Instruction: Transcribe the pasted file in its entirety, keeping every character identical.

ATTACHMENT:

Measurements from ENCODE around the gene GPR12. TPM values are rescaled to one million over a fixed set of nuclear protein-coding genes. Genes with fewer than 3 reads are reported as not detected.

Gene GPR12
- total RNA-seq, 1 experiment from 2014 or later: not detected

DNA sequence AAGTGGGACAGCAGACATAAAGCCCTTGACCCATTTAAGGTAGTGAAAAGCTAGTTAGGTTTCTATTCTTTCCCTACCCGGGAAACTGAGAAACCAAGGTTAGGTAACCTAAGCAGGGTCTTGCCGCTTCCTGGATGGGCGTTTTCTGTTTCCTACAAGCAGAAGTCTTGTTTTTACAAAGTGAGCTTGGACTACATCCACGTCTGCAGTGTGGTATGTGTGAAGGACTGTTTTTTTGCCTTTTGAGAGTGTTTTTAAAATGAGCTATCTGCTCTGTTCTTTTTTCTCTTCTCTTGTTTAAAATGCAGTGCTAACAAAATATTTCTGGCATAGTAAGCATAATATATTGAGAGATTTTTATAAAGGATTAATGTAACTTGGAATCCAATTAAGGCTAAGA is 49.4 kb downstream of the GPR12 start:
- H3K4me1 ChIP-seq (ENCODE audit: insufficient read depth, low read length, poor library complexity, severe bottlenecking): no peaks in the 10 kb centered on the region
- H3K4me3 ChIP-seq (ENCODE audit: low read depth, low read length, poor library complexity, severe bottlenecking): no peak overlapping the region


Measurements from ENCODE around the gene GPR12. TPM values are rescaled to one million over a fixed set of nuclear protein-coding genes. Genes with fewer than 3 reads are reported as not detected.

Gene GPR12
- total RNA-seq, 1 experiment from 2014 or later: not detected

DNA sequence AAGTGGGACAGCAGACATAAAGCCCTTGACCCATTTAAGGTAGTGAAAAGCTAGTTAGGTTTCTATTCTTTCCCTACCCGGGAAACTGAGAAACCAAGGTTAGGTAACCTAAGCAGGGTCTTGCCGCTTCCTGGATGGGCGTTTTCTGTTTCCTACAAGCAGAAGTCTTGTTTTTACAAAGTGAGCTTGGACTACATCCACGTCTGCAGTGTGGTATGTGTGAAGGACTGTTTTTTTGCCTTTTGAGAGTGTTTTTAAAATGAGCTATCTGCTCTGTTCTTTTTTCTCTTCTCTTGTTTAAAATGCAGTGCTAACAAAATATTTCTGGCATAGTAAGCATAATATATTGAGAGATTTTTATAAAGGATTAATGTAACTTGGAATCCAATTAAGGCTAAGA is 49.4 kb downstream of the GPR12 start:
- H3K4me1 ChIP-seq (ENCODE audit: insufficient read depth, low read length, poor library complexity, severe bottlenecking): no peaks in the 10 kb centered on the region
- H3K4me3 ChIP-seq (ENCODE audit: low read depth, low read length, poor library complexity, severe bottlenecking): no peak overlapping the region